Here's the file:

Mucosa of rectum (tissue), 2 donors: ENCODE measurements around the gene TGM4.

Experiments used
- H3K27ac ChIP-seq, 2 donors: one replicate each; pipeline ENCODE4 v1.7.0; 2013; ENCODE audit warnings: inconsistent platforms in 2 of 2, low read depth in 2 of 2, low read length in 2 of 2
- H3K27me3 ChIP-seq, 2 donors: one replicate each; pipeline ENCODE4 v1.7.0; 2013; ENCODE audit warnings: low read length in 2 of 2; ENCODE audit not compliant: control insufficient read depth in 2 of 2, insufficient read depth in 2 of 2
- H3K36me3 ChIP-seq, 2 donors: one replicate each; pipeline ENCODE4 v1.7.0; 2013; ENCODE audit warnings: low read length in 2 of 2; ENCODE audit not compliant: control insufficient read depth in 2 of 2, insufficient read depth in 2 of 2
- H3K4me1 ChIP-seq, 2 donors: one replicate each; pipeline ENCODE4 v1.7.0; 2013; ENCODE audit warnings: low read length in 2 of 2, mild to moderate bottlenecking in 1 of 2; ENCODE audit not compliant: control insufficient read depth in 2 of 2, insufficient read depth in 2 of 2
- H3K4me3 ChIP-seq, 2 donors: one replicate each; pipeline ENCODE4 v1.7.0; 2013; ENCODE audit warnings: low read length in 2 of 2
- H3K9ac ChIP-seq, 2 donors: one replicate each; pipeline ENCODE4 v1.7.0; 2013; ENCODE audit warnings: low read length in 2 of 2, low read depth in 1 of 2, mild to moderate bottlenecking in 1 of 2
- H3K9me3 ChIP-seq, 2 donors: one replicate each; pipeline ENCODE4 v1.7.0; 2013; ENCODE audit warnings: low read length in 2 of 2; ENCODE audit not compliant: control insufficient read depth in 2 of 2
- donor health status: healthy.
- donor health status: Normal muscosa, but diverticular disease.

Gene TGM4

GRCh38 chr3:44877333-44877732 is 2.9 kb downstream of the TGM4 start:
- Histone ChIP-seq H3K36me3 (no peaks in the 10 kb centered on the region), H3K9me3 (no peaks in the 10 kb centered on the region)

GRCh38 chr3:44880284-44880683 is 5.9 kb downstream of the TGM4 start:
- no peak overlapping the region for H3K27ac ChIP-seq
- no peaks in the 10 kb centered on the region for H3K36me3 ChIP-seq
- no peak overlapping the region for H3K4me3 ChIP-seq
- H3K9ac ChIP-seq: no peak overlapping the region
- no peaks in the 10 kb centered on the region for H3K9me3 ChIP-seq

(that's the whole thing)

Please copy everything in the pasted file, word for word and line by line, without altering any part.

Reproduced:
Mucosa of rectum (tissue), 2 donors: ENCODE measurements around the gene TGM4.

Experiments used
- H3K27ac ChIP-seq, 2 donors: one replicate each; pipeline ENCODE4 v1.7.0; 2013; ENCODE audit warnings: inconsistent platforms in 2 of 2, low read depth in 2 of 2, low read length in 2 of 2
- H3K27me3 ChIP-seq, 2 donors: one replicate each; pipeline ENCODE4 v1.7.0; 2013; ENCODE audit warnings: low read length in 2 of 2; ENCODE audit not compliant: control insufficient read depth in 2 of 2, insufficient read depth in 2 of 2
- H3K36me3 ChIP-seq, 2 donors: one replicate each; pipeline ENCODE4 v1.7.0; 2013; ENCODE audit warnings: low read length in 2 of 2; ENCODE audit not compliant: control insufficient read depth in 2 of 2, insufficient read depth in 2 of 2
- H3K4me1 ChIP-seq, 2 donors: one replicate each; pipeline ENCODE4 v1.7.0; 2013; ENCODE audit warnings: low read length in 2 of 2, mild to moderate bottlenecking in 1 of 2; ENCODE audit not compliant: control insufficient read depth in 2 of 2, insufficient read depth in 2 of 2
- H3K4me3 ChIP-seq, 2 donors: one replicate each; pipeline ENCODE4 v1.7.0; 2013; ENCODE audit warnings: low read length in 2 of 2
- H3K9ac ChIP-seq, 2 donors: one replicate each; pipeline ENCODE4 v1.7.0; 2013; ENCODE audit warnings: low read length in 2 of 2, low read depth in 1 of 2, mild to moderate bottlenecking in 1 of 2
- H3K9me3 ChIP-seq, 2 donors: one replicate each; pipeline ENCODE4 v1.7.0; 2013; ENCODE audit warnings: low read length in 2 of 2; ENCODE audit not compliant: control insufficient read depth in 2 of 2
- donor health status: healthy.
- donor health status: Normal muscosa, but diverticular disease.

Gene TGM4

GRCh38 chr3:44877333-44877732 is 2.9 kb downstream of the TGM4 start:
- Histone ChIP-seq H3K36me3 (no peaks in the 10 kb centered on the region), H3K9me3 (no peaks in the 10 kb centered on the region)

GRCh38 chr3:44880284-44880683 is 5.9 kb downstream of the TGM4 start:
- no peak overlapping the region for H3K27ac ChIP-seq
- no peaks in the 10 kb centered on the region for H3K36me3 ChIP-seq
- no peak overlapping the region for H3K4me3 ChIP-seq
- H3K9ac ChIP-seq: no peak overlapping the region
- no peaks in the 10 kb centered on the region for H3K9me3 ChIP-seq